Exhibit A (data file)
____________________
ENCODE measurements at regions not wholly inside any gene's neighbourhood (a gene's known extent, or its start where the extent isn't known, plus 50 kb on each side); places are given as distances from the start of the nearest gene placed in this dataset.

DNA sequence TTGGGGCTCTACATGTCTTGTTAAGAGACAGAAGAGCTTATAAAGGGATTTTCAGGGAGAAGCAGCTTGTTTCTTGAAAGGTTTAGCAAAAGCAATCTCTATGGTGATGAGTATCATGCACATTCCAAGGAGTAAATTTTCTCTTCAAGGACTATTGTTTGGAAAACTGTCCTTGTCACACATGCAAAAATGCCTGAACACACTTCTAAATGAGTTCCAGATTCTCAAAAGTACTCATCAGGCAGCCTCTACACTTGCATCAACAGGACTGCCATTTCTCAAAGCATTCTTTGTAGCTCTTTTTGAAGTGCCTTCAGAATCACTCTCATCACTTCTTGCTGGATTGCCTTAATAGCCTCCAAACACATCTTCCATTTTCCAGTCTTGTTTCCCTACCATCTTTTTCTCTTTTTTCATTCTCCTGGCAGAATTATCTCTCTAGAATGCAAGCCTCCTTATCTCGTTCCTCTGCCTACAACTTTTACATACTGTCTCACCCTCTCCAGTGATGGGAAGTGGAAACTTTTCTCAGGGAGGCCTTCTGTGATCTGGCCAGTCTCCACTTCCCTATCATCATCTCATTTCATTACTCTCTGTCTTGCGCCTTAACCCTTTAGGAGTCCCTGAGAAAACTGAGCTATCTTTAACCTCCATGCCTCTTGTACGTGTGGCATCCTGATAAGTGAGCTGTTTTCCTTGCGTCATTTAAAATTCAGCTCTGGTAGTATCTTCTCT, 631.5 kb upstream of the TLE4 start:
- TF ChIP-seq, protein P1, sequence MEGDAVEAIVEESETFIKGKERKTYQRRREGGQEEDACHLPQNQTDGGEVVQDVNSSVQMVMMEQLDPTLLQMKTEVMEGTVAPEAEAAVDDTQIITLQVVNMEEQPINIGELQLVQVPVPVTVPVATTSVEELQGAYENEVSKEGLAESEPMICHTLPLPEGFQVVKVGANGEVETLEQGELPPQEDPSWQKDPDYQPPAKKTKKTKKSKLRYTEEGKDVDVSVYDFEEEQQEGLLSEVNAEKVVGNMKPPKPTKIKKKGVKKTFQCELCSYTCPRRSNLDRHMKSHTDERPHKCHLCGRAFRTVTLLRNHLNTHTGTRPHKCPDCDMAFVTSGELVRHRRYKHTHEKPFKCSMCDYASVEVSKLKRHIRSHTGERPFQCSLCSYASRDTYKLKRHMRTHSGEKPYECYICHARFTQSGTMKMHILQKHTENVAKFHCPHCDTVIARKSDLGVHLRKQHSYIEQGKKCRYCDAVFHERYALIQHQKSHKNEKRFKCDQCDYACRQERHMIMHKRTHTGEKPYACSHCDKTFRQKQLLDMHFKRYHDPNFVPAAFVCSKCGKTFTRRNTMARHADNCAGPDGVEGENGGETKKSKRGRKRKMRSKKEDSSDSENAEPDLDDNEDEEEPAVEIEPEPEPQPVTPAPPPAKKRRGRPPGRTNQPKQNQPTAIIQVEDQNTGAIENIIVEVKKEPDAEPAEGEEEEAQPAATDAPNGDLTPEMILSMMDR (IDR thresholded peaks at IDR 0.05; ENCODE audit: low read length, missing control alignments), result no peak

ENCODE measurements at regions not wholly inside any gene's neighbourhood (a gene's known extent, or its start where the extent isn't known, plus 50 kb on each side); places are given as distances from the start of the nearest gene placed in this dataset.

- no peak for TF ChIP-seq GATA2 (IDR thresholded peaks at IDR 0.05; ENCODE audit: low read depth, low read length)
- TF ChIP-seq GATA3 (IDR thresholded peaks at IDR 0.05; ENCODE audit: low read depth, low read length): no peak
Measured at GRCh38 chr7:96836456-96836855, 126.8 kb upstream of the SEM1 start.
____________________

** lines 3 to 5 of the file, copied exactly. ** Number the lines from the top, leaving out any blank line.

- TF ChIP-seq, protein P1, sequence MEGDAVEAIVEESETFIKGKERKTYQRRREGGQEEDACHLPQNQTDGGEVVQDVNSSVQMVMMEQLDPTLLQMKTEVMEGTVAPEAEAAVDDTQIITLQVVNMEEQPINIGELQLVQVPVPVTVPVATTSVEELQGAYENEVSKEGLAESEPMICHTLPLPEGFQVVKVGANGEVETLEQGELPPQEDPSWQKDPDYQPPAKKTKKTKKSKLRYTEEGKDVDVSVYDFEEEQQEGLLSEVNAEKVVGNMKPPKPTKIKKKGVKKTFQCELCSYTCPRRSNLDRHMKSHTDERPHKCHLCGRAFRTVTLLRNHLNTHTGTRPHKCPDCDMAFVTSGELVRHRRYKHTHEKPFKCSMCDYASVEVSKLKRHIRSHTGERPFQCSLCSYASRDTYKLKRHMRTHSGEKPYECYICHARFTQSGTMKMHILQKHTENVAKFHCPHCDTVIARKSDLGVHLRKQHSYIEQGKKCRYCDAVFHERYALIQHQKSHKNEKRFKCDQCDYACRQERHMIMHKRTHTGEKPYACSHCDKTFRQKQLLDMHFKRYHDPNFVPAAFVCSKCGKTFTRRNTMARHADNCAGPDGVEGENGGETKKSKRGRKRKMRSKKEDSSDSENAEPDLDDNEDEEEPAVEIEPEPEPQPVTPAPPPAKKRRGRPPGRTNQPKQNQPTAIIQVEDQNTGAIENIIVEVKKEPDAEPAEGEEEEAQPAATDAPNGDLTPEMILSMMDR (IDR thresholded peaks at IDR 0.05; ENCODE audit: low read length, missing control alignments), result no peak

ENCODE measurements at regions not wholly inside any gene's neighbourhood (a gene's known extent, or its start where the extent isn't known, plus 50 kb on each side); places are given as distances from the start of the nearest gene placed in this dataset.

- no peak for TF ChIP-seq GATA2 (IDR thresholded peaks at IDR 0.05; ENCODE audit: low read depth, low read length)